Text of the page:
The Scottish peer who wrote Article 50 — the procedure by which the UK would leave the EU — told the BBC in an interview he believed the process was “not irrevocable.”
Lord Kerr of Kinlochard said the UK could choose to stay in the EU even after exit negotiations had begun.
He repeated his calls for either parliament or the public to be given a chance to stop Brexit.
Kerr is a former head of the British diplomatic service and served as both UK ambassador to the EU and the United States.
Kerr is advising Scotland’s First Minister Nicola Sturgeon on Brexit as she seeks to maintain Scotland’s links with the EU.
UK Prime Minister Theresa May has said she would trigger the two year exit negotiation process by the end of March 2017.
Kerr, who devised Article 50, said the UK “might want to think again” when Brexit terms become clearer.
“It is not irrevocable,” said Kerr.
“You can change your mind while the process is going on.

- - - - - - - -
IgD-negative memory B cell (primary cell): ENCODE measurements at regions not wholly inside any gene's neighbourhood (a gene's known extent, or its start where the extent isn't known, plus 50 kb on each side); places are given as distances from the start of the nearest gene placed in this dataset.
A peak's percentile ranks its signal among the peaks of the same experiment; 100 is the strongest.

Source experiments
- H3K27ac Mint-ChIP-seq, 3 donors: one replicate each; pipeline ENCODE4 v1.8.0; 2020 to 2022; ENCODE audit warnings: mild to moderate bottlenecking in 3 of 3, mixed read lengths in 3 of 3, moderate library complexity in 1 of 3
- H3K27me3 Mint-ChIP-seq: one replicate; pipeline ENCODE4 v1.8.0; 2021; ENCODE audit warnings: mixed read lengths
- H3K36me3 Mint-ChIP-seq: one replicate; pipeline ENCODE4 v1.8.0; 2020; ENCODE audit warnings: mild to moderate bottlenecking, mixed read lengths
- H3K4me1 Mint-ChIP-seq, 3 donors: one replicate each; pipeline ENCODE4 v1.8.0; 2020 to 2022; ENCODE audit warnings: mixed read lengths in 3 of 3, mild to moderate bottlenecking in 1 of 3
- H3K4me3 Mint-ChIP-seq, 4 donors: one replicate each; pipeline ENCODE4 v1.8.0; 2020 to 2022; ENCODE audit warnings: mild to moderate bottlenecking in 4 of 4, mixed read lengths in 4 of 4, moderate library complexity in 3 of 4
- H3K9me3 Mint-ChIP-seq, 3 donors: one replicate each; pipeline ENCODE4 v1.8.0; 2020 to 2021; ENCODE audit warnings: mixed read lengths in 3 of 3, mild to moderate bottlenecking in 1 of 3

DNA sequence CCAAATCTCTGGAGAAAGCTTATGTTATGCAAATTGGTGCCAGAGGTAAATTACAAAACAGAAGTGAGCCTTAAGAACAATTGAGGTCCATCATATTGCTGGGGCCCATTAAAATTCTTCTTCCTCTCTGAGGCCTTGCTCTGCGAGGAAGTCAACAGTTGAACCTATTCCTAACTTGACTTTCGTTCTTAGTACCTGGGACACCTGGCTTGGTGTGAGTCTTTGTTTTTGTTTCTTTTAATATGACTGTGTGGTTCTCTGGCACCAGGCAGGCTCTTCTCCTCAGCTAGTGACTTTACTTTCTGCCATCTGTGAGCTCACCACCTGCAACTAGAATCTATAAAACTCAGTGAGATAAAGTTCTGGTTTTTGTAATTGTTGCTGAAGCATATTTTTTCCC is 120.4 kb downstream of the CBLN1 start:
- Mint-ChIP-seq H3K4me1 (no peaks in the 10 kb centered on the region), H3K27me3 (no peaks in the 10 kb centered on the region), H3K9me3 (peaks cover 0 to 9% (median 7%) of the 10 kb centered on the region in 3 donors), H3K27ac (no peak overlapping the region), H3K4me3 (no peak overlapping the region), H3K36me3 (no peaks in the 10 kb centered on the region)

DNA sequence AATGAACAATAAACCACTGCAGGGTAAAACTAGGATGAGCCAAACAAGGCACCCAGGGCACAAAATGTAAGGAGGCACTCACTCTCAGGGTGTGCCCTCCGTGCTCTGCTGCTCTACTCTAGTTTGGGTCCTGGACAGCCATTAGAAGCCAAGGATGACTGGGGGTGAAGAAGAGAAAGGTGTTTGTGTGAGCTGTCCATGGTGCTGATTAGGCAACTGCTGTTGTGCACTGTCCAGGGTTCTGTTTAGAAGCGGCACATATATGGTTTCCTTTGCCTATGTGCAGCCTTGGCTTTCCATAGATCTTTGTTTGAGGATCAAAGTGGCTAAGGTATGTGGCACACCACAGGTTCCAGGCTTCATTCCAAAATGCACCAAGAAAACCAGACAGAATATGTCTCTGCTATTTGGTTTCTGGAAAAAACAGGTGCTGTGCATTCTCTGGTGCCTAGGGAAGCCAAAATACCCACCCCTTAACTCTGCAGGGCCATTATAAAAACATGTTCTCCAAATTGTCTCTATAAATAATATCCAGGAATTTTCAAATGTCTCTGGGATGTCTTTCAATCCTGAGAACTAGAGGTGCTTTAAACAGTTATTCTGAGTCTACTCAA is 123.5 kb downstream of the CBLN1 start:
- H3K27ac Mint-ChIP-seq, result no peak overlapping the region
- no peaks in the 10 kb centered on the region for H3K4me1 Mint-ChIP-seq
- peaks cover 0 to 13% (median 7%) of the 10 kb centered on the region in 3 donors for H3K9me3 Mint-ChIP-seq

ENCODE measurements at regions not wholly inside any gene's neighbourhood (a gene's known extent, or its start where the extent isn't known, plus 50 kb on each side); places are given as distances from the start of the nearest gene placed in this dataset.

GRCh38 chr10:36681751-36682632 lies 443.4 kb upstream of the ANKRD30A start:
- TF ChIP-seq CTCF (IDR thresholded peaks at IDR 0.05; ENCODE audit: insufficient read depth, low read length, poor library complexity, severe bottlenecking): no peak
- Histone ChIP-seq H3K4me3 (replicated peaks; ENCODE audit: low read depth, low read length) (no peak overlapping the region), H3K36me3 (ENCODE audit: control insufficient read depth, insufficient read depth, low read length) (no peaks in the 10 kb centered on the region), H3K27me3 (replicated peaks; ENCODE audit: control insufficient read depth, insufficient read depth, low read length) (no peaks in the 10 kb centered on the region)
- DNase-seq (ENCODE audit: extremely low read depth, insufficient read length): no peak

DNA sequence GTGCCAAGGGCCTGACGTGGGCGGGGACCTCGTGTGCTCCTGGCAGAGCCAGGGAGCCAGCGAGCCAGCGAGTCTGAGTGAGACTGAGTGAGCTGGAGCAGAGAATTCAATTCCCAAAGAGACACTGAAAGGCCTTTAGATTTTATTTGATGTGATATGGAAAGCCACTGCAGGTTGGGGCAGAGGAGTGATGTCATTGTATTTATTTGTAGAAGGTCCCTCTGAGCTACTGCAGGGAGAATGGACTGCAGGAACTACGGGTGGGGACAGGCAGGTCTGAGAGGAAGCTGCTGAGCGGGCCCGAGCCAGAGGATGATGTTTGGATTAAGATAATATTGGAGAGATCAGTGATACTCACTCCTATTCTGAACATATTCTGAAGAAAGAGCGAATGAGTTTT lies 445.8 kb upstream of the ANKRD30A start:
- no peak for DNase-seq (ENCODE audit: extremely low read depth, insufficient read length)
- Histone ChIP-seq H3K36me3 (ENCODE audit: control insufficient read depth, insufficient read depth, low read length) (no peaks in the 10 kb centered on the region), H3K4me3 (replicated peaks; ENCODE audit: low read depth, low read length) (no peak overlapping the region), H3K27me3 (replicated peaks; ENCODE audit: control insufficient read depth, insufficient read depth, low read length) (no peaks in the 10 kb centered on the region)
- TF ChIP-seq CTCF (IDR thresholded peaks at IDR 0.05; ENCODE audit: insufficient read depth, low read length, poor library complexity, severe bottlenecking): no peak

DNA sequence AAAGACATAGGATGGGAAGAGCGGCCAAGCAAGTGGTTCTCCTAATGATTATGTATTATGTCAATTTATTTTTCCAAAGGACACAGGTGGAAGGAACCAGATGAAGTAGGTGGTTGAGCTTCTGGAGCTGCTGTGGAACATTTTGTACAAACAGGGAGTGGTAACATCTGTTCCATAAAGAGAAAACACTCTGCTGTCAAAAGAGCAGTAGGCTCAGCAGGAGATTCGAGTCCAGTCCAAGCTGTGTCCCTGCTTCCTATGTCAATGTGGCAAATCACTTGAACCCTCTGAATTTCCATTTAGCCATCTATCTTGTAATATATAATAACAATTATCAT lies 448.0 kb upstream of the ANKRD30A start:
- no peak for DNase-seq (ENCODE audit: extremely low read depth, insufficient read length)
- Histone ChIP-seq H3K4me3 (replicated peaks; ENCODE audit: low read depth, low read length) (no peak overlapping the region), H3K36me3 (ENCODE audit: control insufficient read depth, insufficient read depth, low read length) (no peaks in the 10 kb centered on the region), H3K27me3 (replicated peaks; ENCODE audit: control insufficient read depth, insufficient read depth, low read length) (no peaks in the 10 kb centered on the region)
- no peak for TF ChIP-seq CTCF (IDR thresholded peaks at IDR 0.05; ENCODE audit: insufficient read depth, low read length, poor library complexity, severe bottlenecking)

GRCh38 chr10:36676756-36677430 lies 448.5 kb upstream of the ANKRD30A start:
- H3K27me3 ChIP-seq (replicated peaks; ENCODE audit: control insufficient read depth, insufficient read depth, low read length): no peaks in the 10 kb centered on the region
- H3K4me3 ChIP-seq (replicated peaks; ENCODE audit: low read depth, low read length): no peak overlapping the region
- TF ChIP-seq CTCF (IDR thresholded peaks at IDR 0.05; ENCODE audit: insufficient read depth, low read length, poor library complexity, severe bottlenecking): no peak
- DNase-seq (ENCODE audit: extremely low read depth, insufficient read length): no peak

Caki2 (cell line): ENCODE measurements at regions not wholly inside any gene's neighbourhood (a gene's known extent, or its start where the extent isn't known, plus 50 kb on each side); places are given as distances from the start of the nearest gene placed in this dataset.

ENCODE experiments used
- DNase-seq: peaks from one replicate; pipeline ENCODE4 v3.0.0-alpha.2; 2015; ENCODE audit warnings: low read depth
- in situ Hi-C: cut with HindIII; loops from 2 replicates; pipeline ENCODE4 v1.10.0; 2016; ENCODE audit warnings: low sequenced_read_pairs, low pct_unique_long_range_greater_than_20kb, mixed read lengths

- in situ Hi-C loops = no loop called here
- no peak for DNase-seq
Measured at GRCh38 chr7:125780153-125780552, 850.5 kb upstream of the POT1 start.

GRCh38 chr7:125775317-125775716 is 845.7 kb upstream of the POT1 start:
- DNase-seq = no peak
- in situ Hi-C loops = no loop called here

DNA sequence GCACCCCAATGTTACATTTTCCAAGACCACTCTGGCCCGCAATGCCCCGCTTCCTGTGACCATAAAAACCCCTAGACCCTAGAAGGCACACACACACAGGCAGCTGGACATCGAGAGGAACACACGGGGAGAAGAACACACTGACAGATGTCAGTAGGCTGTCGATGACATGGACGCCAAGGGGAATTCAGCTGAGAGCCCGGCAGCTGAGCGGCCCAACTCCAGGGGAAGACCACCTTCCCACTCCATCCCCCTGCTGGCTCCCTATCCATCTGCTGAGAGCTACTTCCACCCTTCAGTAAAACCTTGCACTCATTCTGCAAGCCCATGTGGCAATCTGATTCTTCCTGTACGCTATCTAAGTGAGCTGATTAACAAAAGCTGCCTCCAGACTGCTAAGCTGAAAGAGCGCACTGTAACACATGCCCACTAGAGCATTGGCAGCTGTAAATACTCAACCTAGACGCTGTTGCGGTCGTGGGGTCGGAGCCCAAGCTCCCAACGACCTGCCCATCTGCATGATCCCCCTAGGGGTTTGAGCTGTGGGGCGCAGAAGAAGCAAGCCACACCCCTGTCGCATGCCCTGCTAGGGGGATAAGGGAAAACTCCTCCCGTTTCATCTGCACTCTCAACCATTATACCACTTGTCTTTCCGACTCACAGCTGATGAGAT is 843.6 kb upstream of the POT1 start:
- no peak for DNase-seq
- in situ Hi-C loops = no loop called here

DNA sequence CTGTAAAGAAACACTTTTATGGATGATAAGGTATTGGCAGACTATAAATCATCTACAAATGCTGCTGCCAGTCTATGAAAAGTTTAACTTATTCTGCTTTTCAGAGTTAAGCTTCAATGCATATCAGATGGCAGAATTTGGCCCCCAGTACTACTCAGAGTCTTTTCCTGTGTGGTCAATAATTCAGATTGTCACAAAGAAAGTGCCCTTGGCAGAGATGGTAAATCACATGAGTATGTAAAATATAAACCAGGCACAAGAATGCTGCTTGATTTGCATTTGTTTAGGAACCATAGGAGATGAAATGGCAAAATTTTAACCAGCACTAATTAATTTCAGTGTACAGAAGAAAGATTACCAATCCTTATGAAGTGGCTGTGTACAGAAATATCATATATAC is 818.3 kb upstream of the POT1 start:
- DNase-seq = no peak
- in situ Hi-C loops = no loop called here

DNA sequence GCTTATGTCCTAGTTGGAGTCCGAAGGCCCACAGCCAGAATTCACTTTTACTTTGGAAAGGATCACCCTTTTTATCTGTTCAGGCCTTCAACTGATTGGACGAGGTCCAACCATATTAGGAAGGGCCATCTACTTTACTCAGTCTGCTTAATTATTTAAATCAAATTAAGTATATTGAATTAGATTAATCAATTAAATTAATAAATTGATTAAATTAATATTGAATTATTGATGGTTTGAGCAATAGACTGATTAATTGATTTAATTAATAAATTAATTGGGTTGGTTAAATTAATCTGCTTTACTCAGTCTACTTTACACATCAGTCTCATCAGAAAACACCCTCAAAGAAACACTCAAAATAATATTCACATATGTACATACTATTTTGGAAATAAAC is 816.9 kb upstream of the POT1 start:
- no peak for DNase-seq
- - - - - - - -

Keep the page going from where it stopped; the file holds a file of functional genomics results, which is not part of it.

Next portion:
“During that period, if a country were to decide actually we don’t want to leave after all, everybody would be very cross about it being a waste of time.
“They might try to extract a political price but legally they couldn’t insist that you leave.”
The BBC reported that Kerr wants either the UK parliament or the UK public — through an election or a second referendum — to revisit the decision to leave the EU in the next 12 to 18 months.
Kerr does not think it would be possible for Scotland to remain in the EU single market if the UK ends up leaving.
He said however that different arrangements for access to the single market for different parts of the UK could be possible.
“It is possible to envisage the Scots being in an ante room to the council (of EU ministers) in Brussels, rather closer to the action than the English might be on particular subjects,” said Kerr.
Kerr said he does not believe a vote for independence would secure Scotland continued membership of the EU.
“I think that when independent the Scots could apply and probably get in pretty quickly through the door marked accession. But they can’t stay inside,” said Kerr.
After leaving the UK foreign office, Kerr was secretary-general of the European convention, which drafted what became the Lisbon treaty.
It included Article 50 which sets out the process by which any member state can leave the EU.